Ghost frontman Tobias Forge has received some more good news in the legal battle that has developed between former members of the band and himself. To catch up, four ex-members of the band—Simon Söderberg (Alpha), Mauro Rubino (Air), Henrik Palm (Ether) and Martin Hjertstedt (Earth)—previously filed suit against Forge, claiming that they had entered into a partnership during their tenures in the band as ‘Nameless Ghouls‘. According to the four, that partnership would see earnings from the group distributed more equally between them.
Forge himself disputed that such an agreement ever existed and revealed during the proceedings that the various members were viewed more as session/touring members and were paid as such. The lawsuit going public also shattered the relative anonymity that Forge and most members of the band had enjoyed prior.
The ex-members for their part were seeking access to Ghost‘s financial records during their respective time periods in the band in a bid to seek further compensation for their efforts. That case was eventually dismissed in the Linköping District Court in Linköping, Sweden this past October after the court was unable to find convincing evidence of a partnership between Forge and the former members ever existing. As part of that dismissal, the ex-members of the band were also ordered to cover 1.3 million kronor (roughly $145,000 USD) of Forge‘s legal fees.
However, a few weeks later the former members appealed the dismissal after finding out that the judge who presided over the case, Henrik Ibold, was a member of same fraternal organization that Forge was: the Swedish Order Of Freemasons. They alleged that potential conflict of interest could have made Ibold impartial in his ruling.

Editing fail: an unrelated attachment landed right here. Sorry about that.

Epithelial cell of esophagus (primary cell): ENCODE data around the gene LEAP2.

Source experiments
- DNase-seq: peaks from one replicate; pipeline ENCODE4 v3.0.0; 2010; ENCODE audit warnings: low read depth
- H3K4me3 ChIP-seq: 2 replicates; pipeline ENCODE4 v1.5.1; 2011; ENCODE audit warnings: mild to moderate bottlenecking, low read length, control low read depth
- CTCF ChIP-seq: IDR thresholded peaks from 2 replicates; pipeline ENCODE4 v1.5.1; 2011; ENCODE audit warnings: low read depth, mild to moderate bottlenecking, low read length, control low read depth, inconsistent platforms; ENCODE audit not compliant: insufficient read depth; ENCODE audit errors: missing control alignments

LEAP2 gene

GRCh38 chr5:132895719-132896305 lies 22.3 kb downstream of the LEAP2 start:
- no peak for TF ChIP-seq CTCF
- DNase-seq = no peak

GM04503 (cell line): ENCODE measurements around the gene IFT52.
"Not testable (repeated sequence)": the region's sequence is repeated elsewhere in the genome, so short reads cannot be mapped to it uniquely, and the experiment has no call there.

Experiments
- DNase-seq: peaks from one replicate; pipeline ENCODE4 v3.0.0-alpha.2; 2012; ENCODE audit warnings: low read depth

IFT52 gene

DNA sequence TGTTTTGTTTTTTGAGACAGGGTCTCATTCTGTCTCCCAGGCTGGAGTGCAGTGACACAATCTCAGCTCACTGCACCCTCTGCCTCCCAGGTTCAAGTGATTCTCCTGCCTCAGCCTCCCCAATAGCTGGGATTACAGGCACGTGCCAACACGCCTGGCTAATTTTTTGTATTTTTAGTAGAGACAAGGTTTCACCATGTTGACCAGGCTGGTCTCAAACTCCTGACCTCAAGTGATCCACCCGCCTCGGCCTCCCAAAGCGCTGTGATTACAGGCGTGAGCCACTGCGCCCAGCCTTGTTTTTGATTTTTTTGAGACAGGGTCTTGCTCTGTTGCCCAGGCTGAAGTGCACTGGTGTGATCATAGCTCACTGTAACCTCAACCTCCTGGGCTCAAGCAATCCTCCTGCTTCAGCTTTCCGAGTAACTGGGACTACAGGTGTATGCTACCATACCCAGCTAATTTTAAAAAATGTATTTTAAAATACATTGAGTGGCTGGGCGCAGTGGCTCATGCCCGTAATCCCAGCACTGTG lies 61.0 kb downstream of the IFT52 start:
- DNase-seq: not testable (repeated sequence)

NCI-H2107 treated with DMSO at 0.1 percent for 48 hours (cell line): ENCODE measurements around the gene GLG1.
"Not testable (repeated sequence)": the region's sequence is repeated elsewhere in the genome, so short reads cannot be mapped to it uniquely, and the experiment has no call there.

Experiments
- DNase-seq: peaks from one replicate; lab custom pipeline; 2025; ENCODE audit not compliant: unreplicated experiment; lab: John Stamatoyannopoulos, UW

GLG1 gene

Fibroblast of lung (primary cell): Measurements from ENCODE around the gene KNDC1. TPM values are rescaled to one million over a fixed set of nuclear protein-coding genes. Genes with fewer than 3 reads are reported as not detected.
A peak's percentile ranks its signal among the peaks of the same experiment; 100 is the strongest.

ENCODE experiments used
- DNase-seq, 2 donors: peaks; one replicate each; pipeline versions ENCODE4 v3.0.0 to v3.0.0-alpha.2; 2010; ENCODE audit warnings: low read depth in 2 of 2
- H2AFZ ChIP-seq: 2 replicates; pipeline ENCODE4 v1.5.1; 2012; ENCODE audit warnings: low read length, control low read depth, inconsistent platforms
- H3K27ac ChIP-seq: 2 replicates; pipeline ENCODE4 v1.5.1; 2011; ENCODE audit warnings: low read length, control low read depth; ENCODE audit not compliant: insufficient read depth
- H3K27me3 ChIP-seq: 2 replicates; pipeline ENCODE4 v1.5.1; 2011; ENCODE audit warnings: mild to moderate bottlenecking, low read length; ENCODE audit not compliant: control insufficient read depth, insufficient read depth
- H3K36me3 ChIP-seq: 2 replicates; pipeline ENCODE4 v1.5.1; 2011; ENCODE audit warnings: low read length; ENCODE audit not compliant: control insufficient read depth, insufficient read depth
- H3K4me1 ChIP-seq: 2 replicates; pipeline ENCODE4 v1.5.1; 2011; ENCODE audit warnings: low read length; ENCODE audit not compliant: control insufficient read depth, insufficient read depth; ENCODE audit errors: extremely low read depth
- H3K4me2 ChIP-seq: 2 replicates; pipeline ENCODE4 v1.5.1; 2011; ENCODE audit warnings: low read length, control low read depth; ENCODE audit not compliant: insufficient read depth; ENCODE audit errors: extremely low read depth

Both Forge and Ibold for their part maintained that they had no prior contact with each other before the court proceedings. This leads up to now, with Corren.se reporting that the court has decided to reject the conflict of interest claim and are satisfied that the Forge and Ibold‘s membership did not influence the ruling. They also found that both being members of the same organization broke no local laws.
They did however share concern that Ibold should have made mention of them both being members of the same fraternal order upon his discovery of it. With that conflict of interest investigation out of the way, it seems that the Swedish courts of appeal can now make a ruling on whether or not to grant the ex-members a retrial.